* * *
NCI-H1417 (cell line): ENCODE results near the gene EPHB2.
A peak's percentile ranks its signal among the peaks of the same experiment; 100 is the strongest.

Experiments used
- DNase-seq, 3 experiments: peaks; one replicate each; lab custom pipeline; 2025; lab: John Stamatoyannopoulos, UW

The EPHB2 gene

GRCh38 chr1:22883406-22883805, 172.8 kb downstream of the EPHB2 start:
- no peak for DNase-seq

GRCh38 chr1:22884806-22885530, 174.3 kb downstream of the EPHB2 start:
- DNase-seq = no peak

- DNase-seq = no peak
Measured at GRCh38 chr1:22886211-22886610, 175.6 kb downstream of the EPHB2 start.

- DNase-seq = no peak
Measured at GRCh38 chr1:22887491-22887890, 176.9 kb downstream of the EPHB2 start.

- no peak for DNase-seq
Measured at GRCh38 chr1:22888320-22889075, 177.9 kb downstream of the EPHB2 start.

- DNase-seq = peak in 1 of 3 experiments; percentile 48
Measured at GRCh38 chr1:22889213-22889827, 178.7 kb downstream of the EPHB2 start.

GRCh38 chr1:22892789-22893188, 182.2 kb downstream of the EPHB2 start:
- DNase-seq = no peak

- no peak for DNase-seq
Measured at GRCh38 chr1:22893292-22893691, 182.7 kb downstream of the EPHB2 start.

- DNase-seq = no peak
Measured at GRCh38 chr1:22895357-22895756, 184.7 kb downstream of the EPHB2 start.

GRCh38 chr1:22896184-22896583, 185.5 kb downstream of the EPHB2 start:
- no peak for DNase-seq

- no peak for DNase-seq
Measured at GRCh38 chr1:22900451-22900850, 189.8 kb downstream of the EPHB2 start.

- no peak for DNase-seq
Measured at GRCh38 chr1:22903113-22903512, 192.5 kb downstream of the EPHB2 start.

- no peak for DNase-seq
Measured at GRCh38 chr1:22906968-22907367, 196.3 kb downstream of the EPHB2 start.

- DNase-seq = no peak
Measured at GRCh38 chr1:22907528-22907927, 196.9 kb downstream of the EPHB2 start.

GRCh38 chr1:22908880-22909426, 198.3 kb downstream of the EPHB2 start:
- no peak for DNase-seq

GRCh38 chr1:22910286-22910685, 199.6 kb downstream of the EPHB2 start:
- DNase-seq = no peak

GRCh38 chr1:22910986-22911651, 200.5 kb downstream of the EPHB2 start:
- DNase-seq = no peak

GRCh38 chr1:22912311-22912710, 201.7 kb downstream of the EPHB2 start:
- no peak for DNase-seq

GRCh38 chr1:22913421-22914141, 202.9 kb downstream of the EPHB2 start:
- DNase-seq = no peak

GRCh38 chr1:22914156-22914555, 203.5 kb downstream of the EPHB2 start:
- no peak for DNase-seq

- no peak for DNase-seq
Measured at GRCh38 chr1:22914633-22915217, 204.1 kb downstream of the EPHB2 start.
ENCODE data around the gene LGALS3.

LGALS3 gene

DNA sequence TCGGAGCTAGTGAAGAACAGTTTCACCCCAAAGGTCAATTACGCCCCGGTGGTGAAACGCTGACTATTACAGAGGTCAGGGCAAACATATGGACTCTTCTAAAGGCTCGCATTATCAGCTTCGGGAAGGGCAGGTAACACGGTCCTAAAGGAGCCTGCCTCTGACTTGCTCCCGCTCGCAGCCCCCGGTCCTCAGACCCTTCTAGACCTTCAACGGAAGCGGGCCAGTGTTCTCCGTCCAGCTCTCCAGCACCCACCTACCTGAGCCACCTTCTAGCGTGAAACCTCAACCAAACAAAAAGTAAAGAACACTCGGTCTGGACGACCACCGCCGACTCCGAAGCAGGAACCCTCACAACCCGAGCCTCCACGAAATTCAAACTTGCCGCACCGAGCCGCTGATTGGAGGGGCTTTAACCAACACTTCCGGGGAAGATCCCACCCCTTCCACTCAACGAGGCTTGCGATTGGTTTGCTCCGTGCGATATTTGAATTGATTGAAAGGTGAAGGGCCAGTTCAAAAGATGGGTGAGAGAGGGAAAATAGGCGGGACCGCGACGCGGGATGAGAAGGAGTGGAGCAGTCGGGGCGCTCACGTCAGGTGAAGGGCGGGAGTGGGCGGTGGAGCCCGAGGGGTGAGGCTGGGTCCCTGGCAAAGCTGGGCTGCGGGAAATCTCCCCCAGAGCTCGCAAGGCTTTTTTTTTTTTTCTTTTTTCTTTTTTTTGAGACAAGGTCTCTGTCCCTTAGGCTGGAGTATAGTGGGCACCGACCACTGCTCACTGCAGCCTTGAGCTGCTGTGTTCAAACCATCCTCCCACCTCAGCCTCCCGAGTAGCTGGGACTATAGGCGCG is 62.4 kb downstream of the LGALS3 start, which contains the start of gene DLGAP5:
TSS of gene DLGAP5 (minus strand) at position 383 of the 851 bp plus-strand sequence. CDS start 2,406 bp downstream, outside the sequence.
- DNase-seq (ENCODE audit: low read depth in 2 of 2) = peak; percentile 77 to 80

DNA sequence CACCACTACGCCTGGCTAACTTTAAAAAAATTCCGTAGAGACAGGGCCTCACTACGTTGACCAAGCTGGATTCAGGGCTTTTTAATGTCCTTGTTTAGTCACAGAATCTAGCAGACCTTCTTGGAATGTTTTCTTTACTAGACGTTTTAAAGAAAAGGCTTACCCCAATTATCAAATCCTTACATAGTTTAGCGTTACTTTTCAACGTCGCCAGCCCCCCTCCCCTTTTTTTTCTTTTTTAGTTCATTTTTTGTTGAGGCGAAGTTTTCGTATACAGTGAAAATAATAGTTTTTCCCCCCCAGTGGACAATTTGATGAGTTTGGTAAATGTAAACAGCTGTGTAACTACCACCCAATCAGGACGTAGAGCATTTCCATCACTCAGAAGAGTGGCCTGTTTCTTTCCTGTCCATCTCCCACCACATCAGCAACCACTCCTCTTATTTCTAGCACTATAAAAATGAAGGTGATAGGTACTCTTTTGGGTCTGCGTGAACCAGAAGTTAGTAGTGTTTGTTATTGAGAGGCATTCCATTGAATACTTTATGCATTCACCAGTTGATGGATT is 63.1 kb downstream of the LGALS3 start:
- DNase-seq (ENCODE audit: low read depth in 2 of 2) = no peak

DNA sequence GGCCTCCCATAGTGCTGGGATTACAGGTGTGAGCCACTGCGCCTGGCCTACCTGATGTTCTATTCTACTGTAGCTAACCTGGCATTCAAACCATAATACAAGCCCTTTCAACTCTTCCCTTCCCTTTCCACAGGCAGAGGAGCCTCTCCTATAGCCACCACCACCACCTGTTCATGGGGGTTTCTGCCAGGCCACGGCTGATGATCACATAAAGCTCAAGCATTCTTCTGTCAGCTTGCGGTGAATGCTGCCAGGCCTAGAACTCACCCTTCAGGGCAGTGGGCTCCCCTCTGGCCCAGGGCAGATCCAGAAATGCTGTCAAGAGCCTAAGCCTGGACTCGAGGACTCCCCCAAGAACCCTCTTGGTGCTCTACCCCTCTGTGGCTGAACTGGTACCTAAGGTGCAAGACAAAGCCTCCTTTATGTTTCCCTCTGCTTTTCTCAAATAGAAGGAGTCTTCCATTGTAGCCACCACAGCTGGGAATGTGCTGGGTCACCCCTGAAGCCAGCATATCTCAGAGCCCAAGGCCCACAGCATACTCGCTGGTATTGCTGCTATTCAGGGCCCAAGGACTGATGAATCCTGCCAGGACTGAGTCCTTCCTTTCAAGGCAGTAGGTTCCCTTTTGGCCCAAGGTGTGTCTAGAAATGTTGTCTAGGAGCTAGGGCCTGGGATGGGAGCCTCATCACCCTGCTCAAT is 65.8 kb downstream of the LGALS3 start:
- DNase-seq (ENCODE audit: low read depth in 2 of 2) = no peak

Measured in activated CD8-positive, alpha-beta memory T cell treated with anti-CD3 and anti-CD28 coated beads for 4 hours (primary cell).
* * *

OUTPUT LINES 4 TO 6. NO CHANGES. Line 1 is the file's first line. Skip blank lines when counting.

- DNase-seq, 3 experiments: peaks; one replicate each; lab custom pipeline; 2025; lab: John Stamatoyannopoulos, UW

The EPHB2 gene

GRCh38 chr1:22883406-22883805, 172.8 kb downstream of the EPHB2 start: